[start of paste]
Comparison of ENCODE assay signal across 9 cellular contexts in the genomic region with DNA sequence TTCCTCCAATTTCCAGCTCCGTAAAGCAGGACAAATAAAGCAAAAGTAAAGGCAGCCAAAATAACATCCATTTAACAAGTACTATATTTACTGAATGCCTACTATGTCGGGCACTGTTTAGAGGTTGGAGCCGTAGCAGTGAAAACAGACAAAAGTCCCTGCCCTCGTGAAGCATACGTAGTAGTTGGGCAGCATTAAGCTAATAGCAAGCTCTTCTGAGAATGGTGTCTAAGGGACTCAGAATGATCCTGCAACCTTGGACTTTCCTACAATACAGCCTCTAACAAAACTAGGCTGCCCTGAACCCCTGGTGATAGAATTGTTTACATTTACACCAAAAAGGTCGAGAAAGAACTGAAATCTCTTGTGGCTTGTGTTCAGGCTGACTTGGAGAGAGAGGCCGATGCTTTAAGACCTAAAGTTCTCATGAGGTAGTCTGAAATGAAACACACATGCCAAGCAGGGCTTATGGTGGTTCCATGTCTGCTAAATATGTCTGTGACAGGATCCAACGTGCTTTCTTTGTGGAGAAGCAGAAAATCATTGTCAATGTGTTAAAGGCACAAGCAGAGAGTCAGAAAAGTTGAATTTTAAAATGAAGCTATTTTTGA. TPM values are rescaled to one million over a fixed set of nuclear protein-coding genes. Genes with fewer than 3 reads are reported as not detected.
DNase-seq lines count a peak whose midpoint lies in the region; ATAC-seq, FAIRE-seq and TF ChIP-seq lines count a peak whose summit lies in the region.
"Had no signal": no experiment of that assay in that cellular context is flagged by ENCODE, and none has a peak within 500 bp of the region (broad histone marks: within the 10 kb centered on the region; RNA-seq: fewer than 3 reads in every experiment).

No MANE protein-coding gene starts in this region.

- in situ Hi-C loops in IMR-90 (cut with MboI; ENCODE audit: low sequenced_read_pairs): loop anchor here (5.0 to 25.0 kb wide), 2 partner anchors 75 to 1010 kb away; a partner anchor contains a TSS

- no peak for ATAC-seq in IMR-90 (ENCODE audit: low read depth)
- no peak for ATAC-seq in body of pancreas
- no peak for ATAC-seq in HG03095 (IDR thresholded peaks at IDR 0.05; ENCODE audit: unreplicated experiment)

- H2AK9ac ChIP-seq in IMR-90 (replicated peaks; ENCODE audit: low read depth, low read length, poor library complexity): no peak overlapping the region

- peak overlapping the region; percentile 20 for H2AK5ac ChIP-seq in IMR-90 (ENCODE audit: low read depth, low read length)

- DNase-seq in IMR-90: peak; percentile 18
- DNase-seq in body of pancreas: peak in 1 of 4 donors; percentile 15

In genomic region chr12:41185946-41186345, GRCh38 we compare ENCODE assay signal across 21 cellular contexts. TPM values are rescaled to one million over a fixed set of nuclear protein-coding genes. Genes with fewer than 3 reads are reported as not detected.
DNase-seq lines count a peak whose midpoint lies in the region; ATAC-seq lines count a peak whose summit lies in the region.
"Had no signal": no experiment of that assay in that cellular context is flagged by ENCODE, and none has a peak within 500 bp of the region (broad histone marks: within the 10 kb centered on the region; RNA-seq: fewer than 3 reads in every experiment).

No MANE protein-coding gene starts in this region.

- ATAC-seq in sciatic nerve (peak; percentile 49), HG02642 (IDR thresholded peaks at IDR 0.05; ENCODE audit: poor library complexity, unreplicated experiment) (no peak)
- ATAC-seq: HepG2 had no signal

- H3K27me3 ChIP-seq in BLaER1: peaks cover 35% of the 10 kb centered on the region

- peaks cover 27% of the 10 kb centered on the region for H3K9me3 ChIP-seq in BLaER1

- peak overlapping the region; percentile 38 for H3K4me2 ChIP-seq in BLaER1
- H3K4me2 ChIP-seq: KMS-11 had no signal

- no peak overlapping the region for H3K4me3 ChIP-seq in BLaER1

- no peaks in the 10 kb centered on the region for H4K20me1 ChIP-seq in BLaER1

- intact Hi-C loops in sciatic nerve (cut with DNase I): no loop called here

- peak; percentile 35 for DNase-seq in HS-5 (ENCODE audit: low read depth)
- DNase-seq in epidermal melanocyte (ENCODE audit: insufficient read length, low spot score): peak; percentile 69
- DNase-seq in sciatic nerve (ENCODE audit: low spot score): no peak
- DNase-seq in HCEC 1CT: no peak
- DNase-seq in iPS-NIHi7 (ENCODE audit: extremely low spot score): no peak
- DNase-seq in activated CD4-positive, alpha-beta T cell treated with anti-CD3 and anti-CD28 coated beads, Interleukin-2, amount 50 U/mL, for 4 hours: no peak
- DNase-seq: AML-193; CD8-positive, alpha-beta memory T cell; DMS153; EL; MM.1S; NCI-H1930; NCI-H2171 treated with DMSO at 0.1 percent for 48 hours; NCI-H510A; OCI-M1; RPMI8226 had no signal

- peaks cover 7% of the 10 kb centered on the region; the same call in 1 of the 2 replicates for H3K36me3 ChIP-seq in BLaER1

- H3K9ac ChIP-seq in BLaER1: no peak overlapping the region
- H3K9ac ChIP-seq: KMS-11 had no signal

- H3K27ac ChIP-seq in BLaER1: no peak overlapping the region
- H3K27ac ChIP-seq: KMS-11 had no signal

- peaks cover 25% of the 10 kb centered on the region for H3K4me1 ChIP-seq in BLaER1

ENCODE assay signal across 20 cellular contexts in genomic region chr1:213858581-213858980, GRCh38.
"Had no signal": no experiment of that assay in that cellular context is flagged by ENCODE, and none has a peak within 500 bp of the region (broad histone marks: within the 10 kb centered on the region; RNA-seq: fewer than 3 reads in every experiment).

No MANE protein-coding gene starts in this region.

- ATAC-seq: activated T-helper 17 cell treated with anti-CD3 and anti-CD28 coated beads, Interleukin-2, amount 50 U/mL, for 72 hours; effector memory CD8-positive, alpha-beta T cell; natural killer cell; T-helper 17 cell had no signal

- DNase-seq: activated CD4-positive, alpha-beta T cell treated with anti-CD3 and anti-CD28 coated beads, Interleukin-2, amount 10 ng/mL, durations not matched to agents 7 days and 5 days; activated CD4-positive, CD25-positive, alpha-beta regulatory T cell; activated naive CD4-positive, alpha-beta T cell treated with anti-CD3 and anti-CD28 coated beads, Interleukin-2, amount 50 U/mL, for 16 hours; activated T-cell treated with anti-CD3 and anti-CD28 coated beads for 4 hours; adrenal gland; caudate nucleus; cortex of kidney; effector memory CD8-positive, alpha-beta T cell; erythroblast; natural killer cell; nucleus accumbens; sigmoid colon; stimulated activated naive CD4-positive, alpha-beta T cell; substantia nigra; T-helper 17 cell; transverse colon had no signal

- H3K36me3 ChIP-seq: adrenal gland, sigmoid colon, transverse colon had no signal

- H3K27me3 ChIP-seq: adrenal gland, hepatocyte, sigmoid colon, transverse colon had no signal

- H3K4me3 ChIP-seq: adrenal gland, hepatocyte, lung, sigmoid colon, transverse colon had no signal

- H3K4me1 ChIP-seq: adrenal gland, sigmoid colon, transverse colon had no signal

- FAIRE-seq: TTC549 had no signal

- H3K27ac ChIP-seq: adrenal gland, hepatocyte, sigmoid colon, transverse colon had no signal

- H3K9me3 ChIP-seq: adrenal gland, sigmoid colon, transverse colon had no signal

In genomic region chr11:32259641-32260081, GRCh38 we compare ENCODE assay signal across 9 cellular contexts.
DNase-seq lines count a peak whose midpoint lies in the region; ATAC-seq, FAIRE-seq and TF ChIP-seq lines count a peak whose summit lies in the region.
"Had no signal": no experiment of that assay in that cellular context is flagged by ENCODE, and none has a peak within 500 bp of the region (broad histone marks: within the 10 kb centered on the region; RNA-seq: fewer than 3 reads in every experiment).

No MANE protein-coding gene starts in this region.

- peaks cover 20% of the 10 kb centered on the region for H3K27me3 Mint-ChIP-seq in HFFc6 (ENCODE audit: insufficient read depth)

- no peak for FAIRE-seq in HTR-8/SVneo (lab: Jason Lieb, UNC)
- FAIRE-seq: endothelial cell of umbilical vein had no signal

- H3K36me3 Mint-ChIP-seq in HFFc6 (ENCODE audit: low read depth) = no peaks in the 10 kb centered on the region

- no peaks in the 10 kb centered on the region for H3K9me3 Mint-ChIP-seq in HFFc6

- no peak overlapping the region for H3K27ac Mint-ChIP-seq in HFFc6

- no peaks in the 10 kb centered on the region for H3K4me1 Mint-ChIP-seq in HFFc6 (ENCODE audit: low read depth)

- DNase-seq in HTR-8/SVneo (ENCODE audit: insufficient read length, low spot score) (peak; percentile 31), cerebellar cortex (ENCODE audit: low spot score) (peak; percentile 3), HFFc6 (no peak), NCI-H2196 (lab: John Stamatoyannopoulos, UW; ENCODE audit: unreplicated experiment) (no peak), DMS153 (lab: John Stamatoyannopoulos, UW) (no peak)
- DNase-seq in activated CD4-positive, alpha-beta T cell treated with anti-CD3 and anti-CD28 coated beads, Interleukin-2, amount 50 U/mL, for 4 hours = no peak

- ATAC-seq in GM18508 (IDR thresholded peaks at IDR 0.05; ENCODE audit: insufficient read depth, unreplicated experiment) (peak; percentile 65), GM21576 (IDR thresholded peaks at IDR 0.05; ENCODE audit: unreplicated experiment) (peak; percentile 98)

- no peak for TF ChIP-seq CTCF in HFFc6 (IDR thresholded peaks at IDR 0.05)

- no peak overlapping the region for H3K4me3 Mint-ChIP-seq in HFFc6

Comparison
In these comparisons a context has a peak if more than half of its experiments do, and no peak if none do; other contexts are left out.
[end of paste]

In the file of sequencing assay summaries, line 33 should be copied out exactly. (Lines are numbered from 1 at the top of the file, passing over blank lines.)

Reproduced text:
- peaks cover 7% of the 10 kb centered on the region; the same call in 1 of the 2 replicates for H3K36me3 ChIP-seq in BLaER1